The short timescale pulsing of intermediate polars could be explained by a misalignment of the star's magnetic field with its rotation axis; generally these lay in different directions. Thus, as the star rotated, its bright magnetic poles would periodically rotate past our line of sight, giving rise to the observed pulses. The longer timescale modulation, for example, the 3.59-hour period of AO Piscium, could be attributed to the orbital period of the white dwarf around its donor companion, the clarity of our line of sight changing, depending upon the orientation of the two stars. In some cases, AO Piscium being one, brief eclipses were seen during this cycle, suggesting that the white dwarf passed behind its companion.

Turning to one final type of variable star, Dr Norton moved onto X-ray pulsars; as with all the preceeding cataclysmic variables, intermediate polars were not without neutron-star-based counterparts. He reminded members that ordinary pulsars were stars which emitted radio pulses at precise time intervals, attributed to beams of radio radiation emanating from a neutron star's magnetic poles, turning periodically past our line of sight as the star rotated. X-ray pulsars were similar, only the pulses were seen in X-rays, and were attributed to the accretion of material down onto these poles.

The speaker's final topic was how the study of variable stars had led to the development of a new technique for detecting planets around other stars. Previously, searches had focussed upon looking for small motions of stars induced by the gravitational pull of orbiting planets; he reminded members that planets did not strictly circle their Suns, but rather both planet and Sun circled their common centre of mass, it was just that, as the Sun was so much heavier, its motion was comparatively tiny. Thus, planet-bearing stars could be identified by the characteristic swaying back and forth of their Doppler shifts. To date, over 120 planets had been discovered by this route, but most were so-called 'Hot Jupiters', large planets in close orbits (within 1 AU) around their parent stars, which produced the largest, most-easily detectable, stellar motions.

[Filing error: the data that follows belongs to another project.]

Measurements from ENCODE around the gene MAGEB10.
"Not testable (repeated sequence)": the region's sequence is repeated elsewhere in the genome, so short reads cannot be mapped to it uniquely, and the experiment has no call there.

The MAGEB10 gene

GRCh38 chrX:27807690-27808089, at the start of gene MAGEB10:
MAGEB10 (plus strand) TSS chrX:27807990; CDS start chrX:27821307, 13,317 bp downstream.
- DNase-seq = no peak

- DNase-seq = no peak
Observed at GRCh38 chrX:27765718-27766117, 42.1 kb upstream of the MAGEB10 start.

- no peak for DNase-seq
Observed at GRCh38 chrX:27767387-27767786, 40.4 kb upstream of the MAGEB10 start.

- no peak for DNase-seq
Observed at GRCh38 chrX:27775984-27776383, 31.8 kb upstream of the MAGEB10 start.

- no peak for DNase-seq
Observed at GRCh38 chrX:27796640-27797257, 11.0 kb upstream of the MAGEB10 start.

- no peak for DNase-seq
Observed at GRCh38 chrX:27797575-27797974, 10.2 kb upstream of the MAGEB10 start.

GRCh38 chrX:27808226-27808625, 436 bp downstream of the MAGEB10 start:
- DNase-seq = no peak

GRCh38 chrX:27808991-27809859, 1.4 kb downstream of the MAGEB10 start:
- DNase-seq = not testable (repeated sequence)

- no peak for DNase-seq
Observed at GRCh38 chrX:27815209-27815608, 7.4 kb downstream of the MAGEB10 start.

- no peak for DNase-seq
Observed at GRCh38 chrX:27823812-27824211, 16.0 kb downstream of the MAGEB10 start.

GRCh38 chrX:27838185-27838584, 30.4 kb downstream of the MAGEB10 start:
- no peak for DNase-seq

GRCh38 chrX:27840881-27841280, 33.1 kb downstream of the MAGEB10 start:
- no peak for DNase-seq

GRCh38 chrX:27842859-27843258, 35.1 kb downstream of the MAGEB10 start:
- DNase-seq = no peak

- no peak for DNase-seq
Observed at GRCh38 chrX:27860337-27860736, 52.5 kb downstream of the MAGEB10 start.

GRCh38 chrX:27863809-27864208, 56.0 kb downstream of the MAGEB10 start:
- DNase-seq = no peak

Another route was to look for the small diminutions in stars' intensities which might result from planets transiting across their faces. This method would be considerably more sensitive to Earth-like planets, and had already borne fruits, making its maiden discovery in 2001, in the form of a planet around HD209458, found by the Hubble Space Telescope; five other discoveries had since been made. The light-curves of these transits needed careful scrutiny to distinguish them from variable stars, but they had a characteristic U-shape: flat throughout the transit, with limb-darkening at either end.

Dr Norton then went on to describe the SuperWASP project, which hoped to use images from dedicated wide-field cameras to detect an estimated 1,000 new planets over the coming five years, working on the basis that one in every thousand main-sequence stars was expected to show a transit every ~4 days. The methodology was simple: as much of the sky as possible would be imaged each night, and photometry performed on every star; a light-curve would be constructed for each, looking for the characteristic signature of a transit. The Liverpool Telescope would perform spectral follow-up observations on any potential discoveries, seeking to confirm them by the traditional Doppler shift method.